Among her many previous honors and awards, LaDuke was chosen by TIME magazine as one of America's fifty most promising leaders under forty years of age; won aReebok Human Rights Award and a Thomas Merton Award; was named the Ms. Magazine Woman of the Year for her work with Honor the Earth; and has been inducted into the National Women's Hall of Fame.
Whether or not activism and journalism should mix remains controversial, but in the face of allegations of "fake news," the invention of "alternative facts," charges that the news media is an "enemy of the people," and outright police assaults on reporters covering protests, it has increasingly become embraced by professional practitioners. As Matt Pearce of the Los Angeles Times noted, "Journalism *is* activism in its most basic form." Wesley Lowery, who quit his reporting job at the Washington Post in a dispute over his own activism, says the core value of news organizations "needs to be the truth, not the perception of objectivity." America's "view-from-nowhere, 'objectivity'-obsessed, both-sides journalism is a failed experiment," he believes. "We need to rebuild our industry as one that operates from a place of moral clarity." A NewsGuild spokesperson added, "When people in power are sowing doubt about basic facts, journalism looks like activism." And Lowery concludes, "Journalists perform acts of activism every day. Any good journalist is an activist for truth, in favor of transparency, on the behalf of accountability."
Danny Schechter knew from firsthand experience that the commercial media world was not open to such coverage. So he offered it instead to public television. Rather than being welcomed there, however, he was told by top PBS executives that opposition to the racist regime in South Africa was too controversial and that human rights was "an insufficient organizing principle" for a television program. The PBS reaction, combined with deceitful right-wing protests, led to being told that advocacy on behalf of human rights meant that he wasn't a journalist at all.
Sadly, such views are still prevalent in today's media world. But as the pace of change within the field of journalism continues to accelerate, many are raising questions about the role of advocacy and the concept of objectivity. More and more, journalists with strong points of view are giving us news and insights we can't find elsewhere. Should we even bother trying to distinguish between so-called "objective" journalism and advocacy? Many experts say the answer is no.
"I am enough of a traditionalist that I don't like to see mainstream reporters acting like partisans--for example, by working on political campaigns," says the WaPo's Sullivan. "But it's more than acceptable that they should stand up for civil rights--for press rights, for racial justice, for gender equity and against economic inequality."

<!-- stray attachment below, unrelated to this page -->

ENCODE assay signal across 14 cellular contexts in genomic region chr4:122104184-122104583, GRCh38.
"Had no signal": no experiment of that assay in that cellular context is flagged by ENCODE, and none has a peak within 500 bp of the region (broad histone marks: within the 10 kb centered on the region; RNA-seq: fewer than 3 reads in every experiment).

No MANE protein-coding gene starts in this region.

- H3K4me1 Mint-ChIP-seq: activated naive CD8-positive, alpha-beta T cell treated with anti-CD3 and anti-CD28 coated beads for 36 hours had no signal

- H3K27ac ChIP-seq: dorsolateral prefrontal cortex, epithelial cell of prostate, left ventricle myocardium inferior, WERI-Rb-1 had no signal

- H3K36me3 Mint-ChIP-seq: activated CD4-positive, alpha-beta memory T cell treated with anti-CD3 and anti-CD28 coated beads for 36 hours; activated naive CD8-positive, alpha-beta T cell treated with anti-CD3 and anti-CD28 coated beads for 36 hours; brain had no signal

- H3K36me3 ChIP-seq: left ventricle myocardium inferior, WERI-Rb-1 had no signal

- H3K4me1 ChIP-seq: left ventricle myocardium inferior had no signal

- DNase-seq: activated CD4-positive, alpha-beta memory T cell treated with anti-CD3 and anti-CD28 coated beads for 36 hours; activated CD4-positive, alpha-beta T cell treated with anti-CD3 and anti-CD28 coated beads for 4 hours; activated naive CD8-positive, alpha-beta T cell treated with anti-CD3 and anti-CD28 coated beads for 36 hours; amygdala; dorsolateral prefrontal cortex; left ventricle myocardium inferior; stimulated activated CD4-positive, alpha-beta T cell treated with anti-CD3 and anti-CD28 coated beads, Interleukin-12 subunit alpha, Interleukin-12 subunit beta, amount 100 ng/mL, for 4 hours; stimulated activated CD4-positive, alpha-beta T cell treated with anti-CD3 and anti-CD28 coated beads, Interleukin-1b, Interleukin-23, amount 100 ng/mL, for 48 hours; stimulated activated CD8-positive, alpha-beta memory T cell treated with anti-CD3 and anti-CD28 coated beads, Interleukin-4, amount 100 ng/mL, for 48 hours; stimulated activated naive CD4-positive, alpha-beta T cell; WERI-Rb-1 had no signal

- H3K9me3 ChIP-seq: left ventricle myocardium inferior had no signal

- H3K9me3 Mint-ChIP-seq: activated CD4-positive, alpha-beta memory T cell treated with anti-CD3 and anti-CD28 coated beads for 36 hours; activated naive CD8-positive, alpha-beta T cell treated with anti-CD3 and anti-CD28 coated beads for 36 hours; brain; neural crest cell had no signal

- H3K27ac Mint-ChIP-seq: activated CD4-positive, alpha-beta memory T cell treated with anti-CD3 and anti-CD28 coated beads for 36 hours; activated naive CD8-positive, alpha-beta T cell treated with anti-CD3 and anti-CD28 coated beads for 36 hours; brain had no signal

"We might have passed the point where we can talk about objectivity in journalism with a straight face," Patricia Aufderheide, founder of the Center for Media & Social Impact at American University, has noted. "Objectivity was always a shortcut. It was a useful little shortcut of a concept to say you should be fair, you should be honest, you should have integrity, you should tell people accurately and responsibly what you think are the important things about what you saw or researched. If what we're doing is advocating for the public, that's our job."
And if a piece of journalism "isn't advocacy, it isn't journalism," declares Jeff Jarvis, Director of Tow-Knight Center for Entrepreneurial Journalism at CUNY's Craig Newmark Graduate School of Journalism. "Isn't advocacy on behalf of principles and the public the true test of journalism? The choices we make about what to cover and how we cover it and what the public needs to know are acts of advocacy on the public's behalf. Don't we believe that we act in their interest? After all, what is a journalist, if not an advocate on behalf of the public?"
Perhaps the last word for now should go to someone who epitomizes the so-called "mainstream media," Times publisher A. G. Sulzberger. While "we're not retreating from the principles of independence and objectivity," he told Ben Smith, "we don't pretend to be objective about things like human rights and racism."
Sounds like journalism and activism to me.